John Brown led an unsuccessful rebellion in Harpers Ferry, Virginia in 1859, in hope of taking over the federal arsenal. Brown recruited sixteen whites and five black men to seize the town and armory, freeing slaves and taking several whites as hostages. They defended their barricade until federal authorities overpowered it, and they died fighting for their cause.

Southerners once again lived with the constant terror of slave uprisings but were pleased to know that none of the slaves joined in on the fight. Though, Northerners commended John Brown for his actions, and many treated him as a ??martyr.?? However, Nat Turner and John Brown impacted the North and South’s diverse positions on slavery and were arguably the two incentives that established the tensions that eventually culminated into the Civil War.

The contradictory views on slavery prompted the sectional divisions that drove America into violence. Because of the instability that the Senate had endorsed, the balance of power led to the interim compromises created by the Congress. The Missouri Compromise was declared to limit slavery and balance the Senate after it was disturbed from Missouri admitting into the Union. This compromise provided a solution over the disputed slave and free states. However, this was short lived as the Oregon, Nebraska, and Kansas territory was divided into States which upraised this indiscretion again. The Compromise of 1850 also tried to mend this problem in order to keep the North and South at peace, but later because of the admittance of Kansas and Nebraska, the country resolved in violence over this issue. The North and South both desired the satisfaction of securing power, so they could make their own changes. The balance of power in the Senate, the interim compromises, and the violence throughout America caused war, and that war eventually restored harmony in America. The Civil War and its upbringings have shaped America to what it is today. The North and South continuously face diverse challenges and endure varied lifestyles, but because of the disagreements and rivalry, America has grown together and prospered.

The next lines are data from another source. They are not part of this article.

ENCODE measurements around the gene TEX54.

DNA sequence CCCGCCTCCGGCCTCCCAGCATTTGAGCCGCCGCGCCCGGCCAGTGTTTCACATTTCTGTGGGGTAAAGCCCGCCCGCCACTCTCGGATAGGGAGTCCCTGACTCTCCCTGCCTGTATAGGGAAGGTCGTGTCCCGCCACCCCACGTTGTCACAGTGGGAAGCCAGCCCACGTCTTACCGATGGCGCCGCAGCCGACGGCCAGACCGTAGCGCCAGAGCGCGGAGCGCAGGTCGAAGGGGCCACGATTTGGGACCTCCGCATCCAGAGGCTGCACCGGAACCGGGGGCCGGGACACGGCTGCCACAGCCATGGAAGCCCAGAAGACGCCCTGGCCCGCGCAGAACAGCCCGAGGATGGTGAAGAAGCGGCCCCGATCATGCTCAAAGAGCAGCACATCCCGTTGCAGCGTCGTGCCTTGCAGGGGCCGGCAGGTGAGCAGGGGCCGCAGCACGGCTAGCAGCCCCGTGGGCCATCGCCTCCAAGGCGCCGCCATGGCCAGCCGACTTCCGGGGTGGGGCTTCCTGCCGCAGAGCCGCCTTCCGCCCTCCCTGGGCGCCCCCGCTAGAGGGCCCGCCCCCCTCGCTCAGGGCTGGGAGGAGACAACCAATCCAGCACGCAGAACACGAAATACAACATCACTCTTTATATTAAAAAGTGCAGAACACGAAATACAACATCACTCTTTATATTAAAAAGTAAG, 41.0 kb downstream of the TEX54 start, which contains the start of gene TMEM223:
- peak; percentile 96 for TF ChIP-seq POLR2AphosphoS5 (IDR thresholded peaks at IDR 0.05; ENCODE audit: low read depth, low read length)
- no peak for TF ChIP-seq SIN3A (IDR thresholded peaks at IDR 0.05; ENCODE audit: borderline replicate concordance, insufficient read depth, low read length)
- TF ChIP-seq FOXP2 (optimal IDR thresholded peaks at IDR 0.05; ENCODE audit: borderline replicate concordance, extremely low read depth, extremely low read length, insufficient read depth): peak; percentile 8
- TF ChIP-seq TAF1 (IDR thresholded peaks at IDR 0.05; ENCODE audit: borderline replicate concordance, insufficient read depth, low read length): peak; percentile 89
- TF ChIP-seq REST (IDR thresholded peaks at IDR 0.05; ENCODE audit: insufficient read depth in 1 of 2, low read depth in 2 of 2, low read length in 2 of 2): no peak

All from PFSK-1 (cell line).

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The Breaking Points Over Slavery That Led to Violence in America. (2021, Mar 04). Retrieved November 27, 2022 , from